The Brutally Honest Question Corner is our continuing series on disputed or hot-button topics in the mobile industry.
Recently, I was at a bar catching up with some old friends. All of us being under the age of 40, we had our smartphones splayed out around us, forming a perimeter of occasionally blinking technology that simultaneously isolated us from the world of the bar and connected us with the world outside its doors.
At some point in the evening, I noticed that most of my friends were carrying Blackberries. Initially I attributed this to their occupation. Most of these people were bankers and lawyers- not quite one-percenters, but close. I figured the attachment to RIM’s increasingly irrelevant platform was just a symptom of their conservative corporate overlords. But when I asked them when they were upgrading and to what platform (leading and inflammatory questions being permitted in informal bar interviews), one of my Bold-toting friends replied, “I’m not.” When I asked him why, he answered: “I can’t give up a physical keyboard.”
For some reason, probably the Sam Adams, I decided to debate this point. Now, there’s no shortage of non-RIM devices out there with passable -even excellent- physical keyboards, but it’s tough to deny that Blackberry remains the gold standard. Obviously, extolling the virtues of midrange Android devices, increasingly the only smartphones to feature physical keys, wasn’t getting me far. So I asked why virtual keyboards weren’t acceptable. The prevailing answer: autocorrect.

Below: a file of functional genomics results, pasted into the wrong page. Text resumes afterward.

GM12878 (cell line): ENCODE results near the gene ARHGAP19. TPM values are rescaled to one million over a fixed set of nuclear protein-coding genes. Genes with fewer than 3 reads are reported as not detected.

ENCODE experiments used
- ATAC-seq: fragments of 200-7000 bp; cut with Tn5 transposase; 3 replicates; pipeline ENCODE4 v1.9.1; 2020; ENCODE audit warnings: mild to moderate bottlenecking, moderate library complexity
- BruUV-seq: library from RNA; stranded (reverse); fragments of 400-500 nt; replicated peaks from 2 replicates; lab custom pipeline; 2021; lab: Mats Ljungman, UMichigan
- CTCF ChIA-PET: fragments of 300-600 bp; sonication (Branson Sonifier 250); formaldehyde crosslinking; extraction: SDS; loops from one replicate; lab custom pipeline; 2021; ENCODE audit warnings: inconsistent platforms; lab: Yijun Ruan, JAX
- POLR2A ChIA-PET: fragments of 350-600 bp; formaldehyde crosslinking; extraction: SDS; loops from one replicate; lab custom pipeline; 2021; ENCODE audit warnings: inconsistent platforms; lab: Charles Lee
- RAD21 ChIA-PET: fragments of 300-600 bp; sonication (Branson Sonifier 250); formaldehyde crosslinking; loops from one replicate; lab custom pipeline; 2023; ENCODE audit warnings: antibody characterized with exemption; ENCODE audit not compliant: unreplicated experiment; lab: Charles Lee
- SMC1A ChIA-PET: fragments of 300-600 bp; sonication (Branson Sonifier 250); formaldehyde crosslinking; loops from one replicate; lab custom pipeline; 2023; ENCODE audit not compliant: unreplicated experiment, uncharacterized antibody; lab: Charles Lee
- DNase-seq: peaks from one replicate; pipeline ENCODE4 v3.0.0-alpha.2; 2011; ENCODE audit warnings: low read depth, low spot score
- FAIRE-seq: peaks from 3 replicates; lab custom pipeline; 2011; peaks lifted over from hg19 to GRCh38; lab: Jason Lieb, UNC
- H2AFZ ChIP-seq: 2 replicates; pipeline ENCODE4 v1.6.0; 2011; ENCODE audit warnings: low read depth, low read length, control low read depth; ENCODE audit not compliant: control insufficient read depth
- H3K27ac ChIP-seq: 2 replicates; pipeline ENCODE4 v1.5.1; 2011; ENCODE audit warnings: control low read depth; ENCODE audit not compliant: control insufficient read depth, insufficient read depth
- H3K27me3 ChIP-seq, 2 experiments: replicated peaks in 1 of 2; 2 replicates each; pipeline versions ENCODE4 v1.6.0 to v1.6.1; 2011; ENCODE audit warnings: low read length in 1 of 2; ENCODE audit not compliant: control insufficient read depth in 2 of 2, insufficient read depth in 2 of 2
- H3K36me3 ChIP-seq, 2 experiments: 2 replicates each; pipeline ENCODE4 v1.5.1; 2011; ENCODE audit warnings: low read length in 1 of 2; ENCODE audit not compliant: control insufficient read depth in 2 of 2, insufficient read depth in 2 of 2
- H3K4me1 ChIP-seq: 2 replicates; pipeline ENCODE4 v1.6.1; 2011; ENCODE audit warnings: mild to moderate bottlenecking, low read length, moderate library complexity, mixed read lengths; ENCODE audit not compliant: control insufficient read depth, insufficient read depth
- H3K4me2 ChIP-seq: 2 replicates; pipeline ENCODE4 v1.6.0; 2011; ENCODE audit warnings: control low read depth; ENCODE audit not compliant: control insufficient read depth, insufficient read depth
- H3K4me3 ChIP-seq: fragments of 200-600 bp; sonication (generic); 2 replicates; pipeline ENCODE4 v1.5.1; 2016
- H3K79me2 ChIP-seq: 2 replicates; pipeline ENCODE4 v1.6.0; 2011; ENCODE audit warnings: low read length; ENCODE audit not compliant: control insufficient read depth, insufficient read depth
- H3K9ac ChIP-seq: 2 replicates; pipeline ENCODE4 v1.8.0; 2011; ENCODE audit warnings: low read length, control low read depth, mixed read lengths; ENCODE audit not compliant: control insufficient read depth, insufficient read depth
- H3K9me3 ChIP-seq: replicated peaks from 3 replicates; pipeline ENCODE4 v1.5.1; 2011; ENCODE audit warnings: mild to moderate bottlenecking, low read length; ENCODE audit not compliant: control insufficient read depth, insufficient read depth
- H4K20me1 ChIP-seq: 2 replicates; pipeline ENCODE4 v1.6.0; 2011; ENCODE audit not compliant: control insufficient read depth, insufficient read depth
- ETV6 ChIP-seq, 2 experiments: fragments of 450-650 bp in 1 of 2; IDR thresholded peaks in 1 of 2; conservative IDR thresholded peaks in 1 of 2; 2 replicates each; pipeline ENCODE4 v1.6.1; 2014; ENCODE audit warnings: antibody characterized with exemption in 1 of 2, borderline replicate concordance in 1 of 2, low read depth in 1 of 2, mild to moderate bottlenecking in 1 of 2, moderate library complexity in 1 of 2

“I send hundreds of emails a day,” said one of my friends, whom I’ll call John because that’s his name, “and they’re all full of acronyms that we use in-house. Autocorrect would drive me crazy.”
He makes a good point: websites like DamnYouAutoCorrect exist for this very reason. And while it’s an excellent hilarity factory, anyone can see why autocorrect’s foibles would be unwelcome in the kind of boardrooms and courtrooms and … executive bathrooms these guys call home.
No room for typos when you get to this level, folks.
“Okay, but you can turn autocorrect off,” I replied.
“But then I can’t tell when I’ve made a mistake,” came John’s rebuttal.
“Because I can’t feel it. There’s no tactile response. When I mess up on my Bold, it feels wrong in my fingers.”
Okay yes: by this time, everyone within earshot of this conversation wanted to shoot himself (or at least find a less-boring bar), but this rare opportunity to hang out with a cadre of unapologetic Blackberry users was giving me valuable insight. I was beginning to understand the argument against virtual keyboards. Still, ever the contrarian, I pressed on: